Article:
State govt begins identifying malnourished children

State govt begins identifying malnourished children

State govt begins identifying malnourished children

The State government has begun the process of identification of malnourished children below the age of six and not enrolled in the anganwadi centres, on the direction of the High Court.

The first health camp for such children is scheduled for July 15.

However, sources in the Women and Child Development Department and the Department of Health and Family Welfare, responsible for the implementation of directions of the High Court, said this will be only a one-time exercise as there is no specific policy to deal with the problem yet.

The High Court, after going through the interim report submitted by the committee chaired by Justice N K Patil to look into the issue of malnutrition of children in the State, said: “The State has been identifying malnourished children enrolled in anganwadis but there must be an effort to help children outside these centres and the State must consider providing incentives to such children/parents so it encourages them to come forth.”

In line with the observation, the departments concerned have decided that every child identified as malnourished will be provided with five kilo wheat. The government has not planned for any fresh procurement of grains for this purpose.

Speaking to Deccan Herald, Hemalatha P, Director, Women and Child Development Department, said:  “We will now use the grains available with the anganwadi centres. Given that this is a one time initiative, we should not have any problems in distribution of the same as we have an excess stock of grains.”

On whether the problem of malnourishment will be solved with a one-time check-up, she said that the government was yet to come out with a policy and as of now, the department was acting on the direction of the High Court.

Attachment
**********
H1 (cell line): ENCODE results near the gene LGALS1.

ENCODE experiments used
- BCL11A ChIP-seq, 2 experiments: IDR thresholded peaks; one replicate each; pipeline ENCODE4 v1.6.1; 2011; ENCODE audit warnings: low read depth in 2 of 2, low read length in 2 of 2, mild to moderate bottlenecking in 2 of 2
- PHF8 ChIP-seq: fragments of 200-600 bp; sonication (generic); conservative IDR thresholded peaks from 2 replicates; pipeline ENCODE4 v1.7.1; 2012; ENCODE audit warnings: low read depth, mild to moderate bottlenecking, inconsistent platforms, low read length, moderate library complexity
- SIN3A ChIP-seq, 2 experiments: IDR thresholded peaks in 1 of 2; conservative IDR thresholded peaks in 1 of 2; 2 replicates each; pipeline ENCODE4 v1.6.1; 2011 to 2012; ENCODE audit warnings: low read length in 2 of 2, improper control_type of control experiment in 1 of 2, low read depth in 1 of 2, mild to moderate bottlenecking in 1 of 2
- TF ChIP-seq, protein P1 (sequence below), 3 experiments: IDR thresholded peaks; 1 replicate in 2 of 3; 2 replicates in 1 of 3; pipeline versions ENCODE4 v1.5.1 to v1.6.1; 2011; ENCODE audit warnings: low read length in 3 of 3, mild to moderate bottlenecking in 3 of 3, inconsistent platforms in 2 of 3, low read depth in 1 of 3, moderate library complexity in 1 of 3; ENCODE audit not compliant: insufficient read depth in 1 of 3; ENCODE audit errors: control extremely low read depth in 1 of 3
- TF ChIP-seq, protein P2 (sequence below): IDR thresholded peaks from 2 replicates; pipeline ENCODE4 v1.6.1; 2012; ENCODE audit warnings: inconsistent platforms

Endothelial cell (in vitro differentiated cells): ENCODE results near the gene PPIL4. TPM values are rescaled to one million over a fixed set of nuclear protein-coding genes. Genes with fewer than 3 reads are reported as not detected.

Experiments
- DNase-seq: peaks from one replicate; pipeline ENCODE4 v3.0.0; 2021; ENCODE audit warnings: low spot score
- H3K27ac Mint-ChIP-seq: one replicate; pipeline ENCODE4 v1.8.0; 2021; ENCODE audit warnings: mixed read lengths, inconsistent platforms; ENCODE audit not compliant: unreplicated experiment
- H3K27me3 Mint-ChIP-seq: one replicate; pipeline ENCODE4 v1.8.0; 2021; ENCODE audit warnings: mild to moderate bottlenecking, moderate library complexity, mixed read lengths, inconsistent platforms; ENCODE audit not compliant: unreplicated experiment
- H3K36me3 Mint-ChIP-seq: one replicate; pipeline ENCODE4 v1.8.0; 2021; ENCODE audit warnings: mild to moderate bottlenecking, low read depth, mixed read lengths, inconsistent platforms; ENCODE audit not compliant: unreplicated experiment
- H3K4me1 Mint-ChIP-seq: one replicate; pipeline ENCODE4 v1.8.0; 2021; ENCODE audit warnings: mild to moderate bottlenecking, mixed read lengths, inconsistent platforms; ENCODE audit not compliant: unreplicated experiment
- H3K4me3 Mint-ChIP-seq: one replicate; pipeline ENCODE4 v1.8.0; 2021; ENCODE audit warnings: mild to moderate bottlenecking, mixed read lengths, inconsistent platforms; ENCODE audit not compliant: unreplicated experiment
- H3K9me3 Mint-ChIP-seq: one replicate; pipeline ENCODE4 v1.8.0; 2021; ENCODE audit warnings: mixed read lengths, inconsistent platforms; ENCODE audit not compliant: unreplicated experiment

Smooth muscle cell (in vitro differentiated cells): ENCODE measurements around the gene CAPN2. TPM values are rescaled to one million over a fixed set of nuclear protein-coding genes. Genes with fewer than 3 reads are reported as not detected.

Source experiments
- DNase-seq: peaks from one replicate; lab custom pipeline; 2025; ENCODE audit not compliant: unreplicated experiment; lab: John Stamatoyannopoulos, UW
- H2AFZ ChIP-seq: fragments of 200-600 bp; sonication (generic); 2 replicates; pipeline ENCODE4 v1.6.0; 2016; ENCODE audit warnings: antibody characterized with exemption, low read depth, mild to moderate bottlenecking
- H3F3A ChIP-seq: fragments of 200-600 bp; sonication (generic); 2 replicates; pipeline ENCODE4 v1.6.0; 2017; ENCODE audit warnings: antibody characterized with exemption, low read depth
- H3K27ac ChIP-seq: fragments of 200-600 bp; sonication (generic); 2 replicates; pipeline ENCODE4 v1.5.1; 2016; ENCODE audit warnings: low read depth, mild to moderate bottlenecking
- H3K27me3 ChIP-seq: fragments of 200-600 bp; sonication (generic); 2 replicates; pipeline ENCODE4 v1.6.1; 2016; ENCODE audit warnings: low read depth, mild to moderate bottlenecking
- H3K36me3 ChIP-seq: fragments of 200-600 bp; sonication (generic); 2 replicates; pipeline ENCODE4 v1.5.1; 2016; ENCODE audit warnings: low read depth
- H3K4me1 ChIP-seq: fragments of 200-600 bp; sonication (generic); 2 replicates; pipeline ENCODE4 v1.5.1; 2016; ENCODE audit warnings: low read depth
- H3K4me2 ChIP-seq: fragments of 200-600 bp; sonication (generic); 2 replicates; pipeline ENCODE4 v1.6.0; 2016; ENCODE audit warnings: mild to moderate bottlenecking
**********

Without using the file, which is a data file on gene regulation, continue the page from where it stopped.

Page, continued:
Policy in future

“We are sure the government will bring out a policy about how to go about it in the future, but for now it will only be a one-time initiative.”  The children will, however, be enrolled into the anganwadi centres, she added.

Anjum Parvez, Commissioner, Department of Health and Family Welfare, said: “During this exercise we are expecting as many children as those already enrolled in the anganwadi centres, with a probable difference of 10-15 per cent.

The Women and Child Development Department is responsible for the distribution of grains and we do not expect any hiccups.”

In March and April 2012, the two departments had conducted medical examination of 47,355 severely underweight children enrolled in anganwadi centres.

Out of these, 42,108 children were treated as outpatients while 991 were treated at Bala-Sanjeevini Hospitals.

Following this, a decision was taken to again take stock of the situation and medical examination of 53,488 severely malnourished children was carried out.

Of these 2,509 were provided treatment at Bala-Sanjeevini Hospitals and 1,021 children were treated at Nutritional Rehabilitation Centres (NRCs).

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